Market analysts find green economy market cap matches fossil fuel sector

June 12, 2018 by  
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A new report from FTSE Group finds that sustainable investments have grown as the fossil fuel sector has shrunk, presenting a massive opportunity.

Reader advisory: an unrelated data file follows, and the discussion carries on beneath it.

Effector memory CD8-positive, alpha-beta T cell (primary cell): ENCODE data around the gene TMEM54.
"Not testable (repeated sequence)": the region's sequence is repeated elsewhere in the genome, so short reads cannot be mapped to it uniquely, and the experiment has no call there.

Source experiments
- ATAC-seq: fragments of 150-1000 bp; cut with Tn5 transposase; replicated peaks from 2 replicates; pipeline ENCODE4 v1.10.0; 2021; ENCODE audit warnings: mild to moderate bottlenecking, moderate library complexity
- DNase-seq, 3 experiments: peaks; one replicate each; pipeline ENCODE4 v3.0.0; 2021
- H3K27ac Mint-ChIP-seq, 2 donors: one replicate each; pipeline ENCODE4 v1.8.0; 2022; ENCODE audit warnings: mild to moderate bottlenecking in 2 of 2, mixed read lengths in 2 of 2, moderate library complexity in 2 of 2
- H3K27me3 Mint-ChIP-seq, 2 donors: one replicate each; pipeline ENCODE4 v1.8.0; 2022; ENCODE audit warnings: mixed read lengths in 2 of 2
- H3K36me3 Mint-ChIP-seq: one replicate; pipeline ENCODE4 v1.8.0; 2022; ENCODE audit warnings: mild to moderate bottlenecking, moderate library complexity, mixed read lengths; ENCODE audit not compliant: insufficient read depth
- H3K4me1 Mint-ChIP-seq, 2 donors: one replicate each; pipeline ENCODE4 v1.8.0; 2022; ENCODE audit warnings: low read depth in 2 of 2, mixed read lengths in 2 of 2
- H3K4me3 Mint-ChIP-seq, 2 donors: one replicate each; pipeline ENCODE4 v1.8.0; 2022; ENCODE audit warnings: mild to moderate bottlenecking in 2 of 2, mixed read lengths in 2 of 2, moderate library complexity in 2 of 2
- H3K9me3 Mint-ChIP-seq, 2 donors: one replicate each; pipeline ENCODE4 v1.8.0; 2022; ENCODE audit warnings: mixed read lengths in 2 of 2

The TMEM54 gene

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Market analysts find green economy market cap matches fossil fuel sector

Eco-group faces imprisonment after reviving an abandoned Spanish village

June 8, 2018 by